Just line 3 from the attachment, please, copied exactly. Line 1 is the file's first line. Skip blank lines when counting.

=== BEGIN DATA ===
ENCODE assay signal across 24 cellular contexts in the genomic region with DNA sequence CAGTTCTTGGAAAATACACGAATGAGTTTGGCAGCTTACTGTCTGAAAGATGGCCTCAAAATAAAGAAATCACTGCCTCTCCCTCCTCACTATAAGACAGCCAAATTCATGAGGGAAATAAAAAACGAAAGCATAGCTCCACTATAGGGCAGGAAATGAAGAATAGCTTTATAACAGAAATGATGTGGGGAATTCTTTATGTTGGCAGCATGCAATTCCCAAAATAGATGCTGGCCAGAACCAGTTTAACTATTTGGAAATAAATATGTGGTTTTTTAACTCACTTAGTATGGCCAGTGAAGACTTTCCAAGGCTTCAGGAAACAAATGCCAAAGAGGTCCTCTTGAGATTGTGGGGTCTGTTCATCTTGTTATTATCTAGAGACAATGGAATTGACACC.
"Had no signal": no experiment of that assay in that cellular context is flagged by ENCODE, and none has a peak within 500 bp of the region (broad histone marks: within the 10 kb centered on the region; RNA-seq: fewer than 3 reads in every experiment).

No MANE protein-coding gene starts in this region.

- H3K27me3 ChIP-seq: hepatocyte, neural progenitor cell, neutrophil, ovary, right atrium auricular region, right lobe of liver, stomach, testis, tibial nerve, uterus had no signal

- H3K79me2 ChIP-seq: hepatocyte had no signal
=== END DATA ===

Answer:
No MANE protein-coding gene starts in this region.